It is in this context that a representative of the NGO Anti-Racism Movement (ARM), Zeina Ammar, expresses her fears. "The crisis is deep and is affecting both foreign workers and employers", she says. As a result, there is uncertainty as to what measures to take, and what advice to give. On top of all this, she fears that "some employers will use the crisis as a reason to sack their migrant workers or multiply the abuses against them. We have not yet grasped the magnitude of the problem, and we are holding more meetings about the issue with migrant workers", she says.

As difficult as it is, the current situation points at a labor crisis that promises to worsen. This fuels the worries of Castro Abdullah: "In just two months, we have been witnessing a decrease of circulation of the dollar on the Lebanese market, as well as a depreciation of the Lebanese pound. And already, migrant workers are having trouble recharging their smart phone or acquiring enough dollars to transfer to their families", he says. "Their contracts are nonetheless in dollars", said the union leader. "At present, some are still being paid in Lebanese pounds and are losing in the exchange rate, others are not getting paid at all, especially the employees of cleaning companies. They are just being given food", he says angrily. It is no wonder that some workers prefer to leave: "Egyptian nationals working at gas stations, Bangladeshis and Ethiopians without legal status, all of whose embassies are negotiating their departures with the General Security [are seeking to leave]", says FENASOL’s president.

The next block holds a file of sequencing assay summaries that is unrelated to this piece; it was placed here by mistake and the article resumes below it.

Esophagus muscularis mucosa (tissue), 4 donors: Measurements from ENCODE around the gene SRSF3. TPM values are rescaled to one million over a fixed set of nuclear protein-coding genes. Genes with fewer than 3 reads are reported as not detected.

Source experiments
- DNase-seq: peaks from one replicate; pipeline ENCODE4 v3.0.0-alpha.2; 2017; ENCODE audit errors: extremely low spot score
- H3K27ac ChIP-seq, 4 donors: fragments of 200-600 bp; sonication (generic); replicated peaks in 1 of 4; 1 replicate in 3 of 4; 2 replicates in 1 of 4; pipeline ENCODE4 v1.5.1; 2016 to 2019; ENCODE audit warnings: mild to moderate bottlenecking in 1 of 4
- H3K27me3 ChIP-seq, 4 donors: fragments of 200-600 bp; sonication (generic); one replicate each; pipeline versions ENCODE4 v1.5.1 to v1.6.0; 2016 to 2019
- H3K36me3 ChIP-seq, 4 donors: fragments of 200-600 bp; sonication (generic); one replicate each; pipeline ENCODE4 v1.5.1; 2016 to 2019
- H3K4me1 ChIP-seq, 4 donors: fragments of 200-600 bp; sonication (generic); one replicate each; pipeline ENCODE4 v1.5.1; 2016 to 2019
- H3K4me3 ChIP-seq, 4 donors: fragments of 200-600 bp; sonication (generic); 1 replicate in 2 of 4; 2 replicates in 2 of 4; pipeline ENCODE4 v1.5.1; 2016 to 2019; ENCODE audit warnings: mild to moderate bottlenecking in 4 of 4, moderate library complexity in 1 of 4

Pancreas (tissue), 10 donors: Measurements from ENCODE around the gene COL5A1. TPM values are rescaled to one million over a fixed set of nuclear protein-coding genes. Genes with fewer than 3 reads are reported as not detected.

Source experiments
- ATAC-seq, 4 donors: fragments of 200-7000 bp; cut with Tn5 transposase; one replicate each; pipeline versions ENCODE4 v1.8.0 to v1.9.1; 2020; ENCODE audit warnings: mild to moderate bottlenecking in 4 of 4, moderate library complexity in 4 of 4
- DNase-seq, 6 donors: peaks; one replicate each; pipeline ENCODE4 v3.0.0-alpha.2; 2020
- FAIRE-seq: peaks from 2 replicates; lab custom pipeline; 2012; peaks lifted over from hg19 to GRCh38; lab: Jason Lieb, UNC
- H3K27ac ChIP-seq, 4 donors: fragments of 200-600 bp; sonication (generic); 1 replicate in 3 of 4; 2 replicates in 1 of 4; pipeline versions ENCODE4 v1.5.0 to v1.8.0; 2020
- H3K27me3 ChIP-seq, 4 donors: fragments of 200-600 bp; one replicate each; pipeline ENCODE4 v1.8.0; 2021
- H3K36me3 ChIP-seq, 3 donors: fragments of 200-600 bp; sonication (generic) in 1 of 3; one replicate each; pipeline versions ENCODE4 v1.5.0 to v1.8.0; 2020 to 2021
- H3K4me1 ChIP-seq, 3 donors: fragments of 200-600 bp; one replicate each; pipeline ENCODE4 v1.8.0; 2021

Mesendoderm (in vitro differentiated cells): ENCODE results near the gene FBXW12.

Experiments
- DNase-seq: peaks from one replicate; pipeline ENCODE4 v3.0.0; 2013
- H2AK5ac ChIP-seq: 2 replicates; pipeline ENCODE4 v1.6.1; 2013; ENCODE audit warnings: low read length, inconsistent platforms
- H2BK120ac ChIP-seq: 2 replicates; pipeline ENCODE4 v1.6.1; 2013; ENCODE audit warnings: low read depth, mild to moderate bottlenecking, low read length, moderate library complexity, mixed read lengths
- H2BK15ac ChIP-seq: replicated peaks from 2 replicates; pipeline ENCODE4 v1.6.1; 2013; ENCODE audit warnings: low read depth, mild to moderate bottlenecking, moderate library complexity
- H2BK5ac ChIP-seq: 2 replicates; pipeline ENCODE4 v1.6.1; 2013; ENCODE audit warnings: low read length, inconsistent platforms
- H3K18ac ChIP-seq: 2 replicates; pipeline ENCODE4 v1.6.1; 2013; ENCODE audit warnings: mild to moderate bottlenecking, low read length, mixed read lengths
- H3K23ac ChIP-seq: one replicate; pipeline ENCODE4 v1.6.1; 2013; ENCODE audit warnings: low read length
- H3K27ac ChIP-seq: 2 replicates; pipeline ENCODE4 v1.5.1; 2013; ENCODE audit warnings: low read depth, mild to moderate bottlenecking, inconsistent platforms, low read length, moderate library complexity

All this shows how vulnerable foreign workers are in this time of crisis. Given the general lack of supervision over the foreign workforce, it is often left to its own devices and as a result, many workers are sinking into insecurity and instability. The International Labor Organization is currently asking calling for employers to respect their commitments, while recognizing that they are also affected by the crisis. "The shortage of dollars and the deterioration of the unofficial exchange rate pose a real threat to the ability of migrants to meet their commitments in their countries", said Zeina Mezher, spokesperson for the ILO Regional Office in Lebanon, who mentions "the risk of exploiting migrant workers who may be victims of debt bondage, forced labor and even human trafficking ". As a result of all this, there is a clear need for employers "to pay the wages of their foreign workers on time, in accordance with the agreement between the two parties".



Outside of the bustling money exchange offices, discussion is flowing. It is early December in Burj Hammoud, and migrant workers are reluctant to convert their salaries into dollars. The advertized conversion rate is 2,040 Lebanese pounds to one dollar. It's much more than they expected. Some of them prefer to wait. Others try their luck at the exchange office next door, looking for a few...